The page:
REBECCA SLAMAN/THE OBSERVER
Circle in the Square’s revival of “Oklahoma!” has been praised by many, and rightfully so: This is possibly the most transformative production of a Broadway classic. Daniel Fish’s direction allows the cast to make their characters personal and specific, a far cry from the broad Americana ideals they often represent.
Taking place at the turn of the 20th century, the plot centers around a box social at which a small town bids on lunches to raise money for a schoolhouse. A young woman, Laurey, has to decide who to let take her to the party: Curly, a strapping yet cocky cowboy, or Jud, the brooding farmhand who lives on her estate. In traditional stagings, the obvious choice is Curly, with whom Laurey has playful flirtations. Jud exists as a threat to her feminine purity, the obvious villain of the show.
This production turns these conventions on their heads: Damon Daunno’s Curly is slinky and dark, Rebecca Naomi Jones’ Laurey is sensible and self-aware, but the most moving character is even further from his archetype: Patrick Vaill’s Jud Fry. While often portrayed as ogreish and animalistic, Vaill manages to imbue incredible humanity into his character. However, it is too simplistic to reduce the performance to how it affects the canon of “Oklahoma!” — this exploration of Jud Fry has raised questions about manhood, community and the contemporary concept of what makes a person problematic.
The most immediately obvious change in this stripped-bare production is a Jud/Curly scene in Act 1. The theater is plunged into complete darkness. Jud’s first real dialogue happens and Curly’s more sinister side emerges. He sings “Pore Jud is Daid,” in which our strapping lead attempts to convince Jud to commit suicide. Curly paints a picture of Jud’s funeral, suggesting how loved he will be after he dies.
The traditionally-beloved character eggs on the outcast, romanticizing his death. A night-vision camera zooms in on Vaill’s face as tears stream down it, alternating with brief smiles as he imagines the rousing funeral which would follow.
As the light from the projection illuminates the theater slightly, you see how closely Jud and Curly are sitting next to each other, sharing a microphone. A near-kiss between them sends nervous giggles through the audience. Curly cruelly toys with Jud’s emotions in this intimate setting that mixes fear and closeness. The man the audience is supposed to root for is exposed as a conniving bully, and the perceived “villain” is humanized. The scene is shocking, disturbing and homoerotic, a perfect representation of the seductive tension that pervades this production.
Vaill’s mesmerizing movements are on full display as the camera catches every facial twitch. Even when he is just sitting onstage, silently ignored by the rest of the characters, his expressions change: a small smile as he is enraptured by Laurey’s confidence; a protective sneer when Curly pursues Laurey; incredible joy when someone makes a joke and he feels like he gets it and he’s a part of something, and then a halting twitch as his face breaks and he looks downwards, falling back into his place in society as the outcast.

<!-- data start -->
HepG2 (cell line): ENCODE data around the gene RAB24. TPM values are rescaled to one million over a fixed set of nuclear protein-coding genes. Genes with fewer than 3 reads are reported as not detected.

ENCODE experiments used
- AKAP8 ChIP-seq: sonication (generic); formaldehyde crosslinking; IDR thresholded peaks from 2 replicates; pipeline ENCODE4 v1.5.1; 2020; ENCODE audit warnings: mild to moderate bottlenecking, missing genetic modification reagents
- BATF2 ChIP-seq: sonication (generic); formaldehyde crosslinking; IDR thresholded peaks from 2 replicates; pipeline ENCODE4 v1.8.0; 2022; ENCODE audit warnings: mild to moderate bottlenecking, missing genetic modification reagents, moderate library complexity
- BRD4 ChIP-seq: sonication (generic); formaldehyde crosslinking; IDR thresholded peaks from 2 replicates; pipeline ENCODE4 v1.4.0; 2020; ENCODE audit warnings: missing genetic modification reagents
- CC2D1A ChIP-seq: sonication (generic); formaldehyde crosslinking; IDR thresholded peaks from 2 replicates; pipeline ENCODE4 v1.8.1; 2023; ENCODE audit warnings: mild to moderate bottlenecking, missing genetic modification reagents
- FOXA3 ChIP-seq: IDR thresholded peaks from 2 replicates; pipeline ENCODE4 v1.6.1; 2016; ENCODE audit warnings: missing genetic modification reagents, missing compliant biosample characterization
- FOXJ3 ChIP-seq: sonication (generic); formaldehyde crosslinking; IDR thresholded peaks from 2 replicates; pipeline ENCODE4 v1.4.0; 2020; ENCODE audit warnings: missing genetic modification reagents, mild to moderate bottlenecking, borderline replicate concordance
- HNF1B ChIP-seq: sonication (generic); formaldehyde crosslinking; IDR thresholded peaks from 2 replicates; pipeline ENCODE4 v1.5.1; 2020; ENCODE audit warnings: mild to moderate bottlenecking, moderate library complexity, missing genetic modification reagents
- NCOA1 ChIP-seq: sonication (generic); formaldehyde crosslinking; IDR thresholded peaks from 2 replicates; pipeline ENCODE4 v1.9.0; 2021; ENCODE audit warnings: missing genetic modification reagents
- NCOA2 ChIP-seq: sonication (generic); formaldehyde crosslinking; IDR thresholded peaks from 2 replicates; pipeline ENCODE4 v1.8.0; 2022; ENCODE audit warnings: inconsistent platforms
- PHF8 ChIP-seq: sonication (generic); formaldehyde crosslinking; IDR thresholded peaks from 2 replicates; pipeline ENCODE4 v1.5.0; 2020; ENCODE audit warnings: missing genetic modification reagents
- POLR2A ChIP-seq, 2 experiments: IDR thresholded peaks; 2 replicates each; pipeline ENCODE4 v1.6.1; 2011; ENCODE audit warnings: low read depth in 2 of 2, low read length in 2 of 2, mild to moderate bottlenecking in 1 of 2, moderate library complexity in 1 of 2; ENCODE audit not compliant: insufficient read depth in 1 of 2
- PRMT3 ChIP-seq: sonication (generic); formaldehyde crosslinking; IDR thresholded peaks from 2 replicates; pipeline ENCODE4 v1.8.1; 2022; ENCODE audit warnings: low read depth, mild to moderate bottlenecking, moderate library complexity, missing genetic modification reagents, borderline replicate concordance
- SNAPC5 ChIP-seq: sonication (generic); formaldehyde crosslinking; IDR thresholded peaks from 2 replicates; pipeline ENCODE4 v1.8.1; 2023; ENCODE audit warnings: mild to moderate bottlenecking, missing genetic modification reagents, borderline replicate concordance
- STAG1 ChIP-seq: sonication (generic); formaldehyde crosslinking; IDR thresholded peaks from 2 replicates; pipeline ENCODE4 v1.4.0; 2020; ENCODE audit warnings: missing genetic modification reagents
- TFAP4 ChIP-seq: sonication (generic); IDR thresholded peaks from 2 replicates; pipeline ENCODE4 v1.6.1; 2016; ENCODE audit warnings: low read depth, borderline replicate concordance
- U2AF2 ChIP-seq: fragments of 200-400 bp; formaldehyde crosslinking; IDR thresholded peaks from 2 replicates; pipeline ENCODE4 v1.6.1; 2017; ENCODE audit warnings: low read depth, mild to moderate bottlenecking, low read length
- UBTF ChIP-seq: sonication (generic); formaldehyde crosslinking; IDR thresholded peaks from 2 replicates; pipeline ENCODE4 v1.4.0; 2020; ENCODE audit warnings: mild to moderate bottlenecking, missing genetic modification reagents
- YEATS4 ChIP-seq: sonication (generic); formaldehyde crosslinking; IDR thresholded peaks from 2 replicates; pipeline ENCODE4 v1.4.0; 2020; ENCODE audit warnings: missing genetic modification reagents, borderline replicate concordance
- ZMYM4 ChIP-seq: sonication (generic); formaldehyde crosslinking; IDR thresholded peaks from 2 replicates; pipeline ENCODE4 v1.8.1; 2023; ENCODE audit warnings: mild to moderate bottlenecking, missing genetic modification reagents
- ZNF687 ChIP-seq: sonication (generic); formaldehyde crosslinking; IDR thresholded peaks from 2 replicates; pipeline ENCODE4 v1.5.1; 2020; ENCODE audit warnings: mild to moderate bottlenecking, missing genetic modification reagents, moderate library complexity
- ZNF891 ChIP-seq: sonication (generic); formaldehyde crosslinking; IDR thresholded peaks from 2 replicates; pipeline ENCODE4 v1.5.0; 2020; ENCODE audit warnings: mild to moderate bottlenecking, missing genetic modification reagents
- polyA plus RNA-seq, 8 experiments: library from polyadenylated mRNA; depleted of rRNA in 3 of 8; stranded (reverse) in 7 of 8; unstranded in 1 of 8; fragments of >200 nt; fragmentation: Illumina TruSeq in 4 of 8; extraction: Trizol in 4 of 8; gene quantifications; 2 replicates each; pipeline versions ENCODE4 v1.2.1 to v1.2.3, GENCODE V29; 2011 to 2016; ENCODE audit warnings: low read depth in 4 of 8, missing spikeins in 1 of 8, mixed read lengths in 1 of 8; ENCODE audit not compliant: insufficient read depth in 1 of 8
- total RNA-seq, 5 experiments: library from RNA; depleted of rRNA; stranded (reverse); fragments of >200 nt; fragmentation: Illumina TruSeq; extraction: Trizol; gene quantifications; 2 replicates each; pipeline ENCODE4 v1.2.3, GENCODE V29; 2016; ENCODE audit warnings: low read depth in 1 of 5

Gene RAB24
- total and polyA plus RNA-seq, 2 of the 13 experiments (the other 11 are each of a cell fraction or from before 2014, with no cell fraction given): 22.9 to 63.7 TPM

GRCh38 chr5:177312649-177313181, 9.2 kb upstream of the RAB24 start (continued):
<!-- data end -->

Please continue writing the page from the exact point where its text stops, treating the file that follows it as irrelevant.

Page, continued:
One reason why Jud has not left my head is his complexity, especially with the critical eye people finally have on predatory men. However, the way Jud is presented for much of the first act proves he is no worse than the other men in the show, highlighting the larger masculine culture from which he was formed. A man like Jud is not created in a vacuum. His dangerous behavior is learned from the other men in the community. Jud is simply the villain because that is how other characters treat him, but what makes him actually dangerous is what he has internalized from others.
Of course, this would not be “Oklahoma!” if Jud did not end up defeated. This production changes no lines in the text. While his villainous qualities aren’t black and white, he certainly is creepy. He yells threatening comments about and at women in rage at the lack of control in his life and his failure to measure up to his peers. But this is not to excuse this behavior: the female perspective is clearly highlighted in this production. As a woman, Laurey gives cues that Jud is potentially dangerous, and she fears being alone with him.
In other interpretations it seems like this is the same fear everyone else has of Jud, born out of him being a big, scary outsider. But Jones’ delivery of her fears strike deep with their sincerity. The implication of not wanting to be alone with a man is to be taken seriously. But because she is a thoughtful and careful character, her unspoken desire is not out of the equation. If we trust her judgment, Jud offers her something other than fear. Why else would she hesitate to be with Curly? This culminates in another incredibly complicated scene, set completely in the dark.
Jud and Laurey share an intense, heated, short makeout session, until we hear the clang of a belt buckle, after which Laurey stomps away. “Not good enough, am I?” Jud says sadly, before exploding into anger. The recognizable sexually entitled male finally emerges. This is congruous with the image of Jud as an obsessive and possessive man. In this new context, we see this is not all he is.
While we can and should fault Jud for his actions, we can also acknowledge why they happen. Isolation is a powerful and damaging tool used to exclude people. This may be why critics have labeled Jud as a school-shooter type, as Vaill’s character choices reflect the face of danger we see in our world. But watching his journey throughout the show reveals a man in a society that teaches us to value men’s desire above all things, even women’s safety.
“Oklahoma!” closes on Jan. 19, so there is still time to head to the Circle in the Square Theatre to see this chilling and thrilling production. Lottery tickets are also available.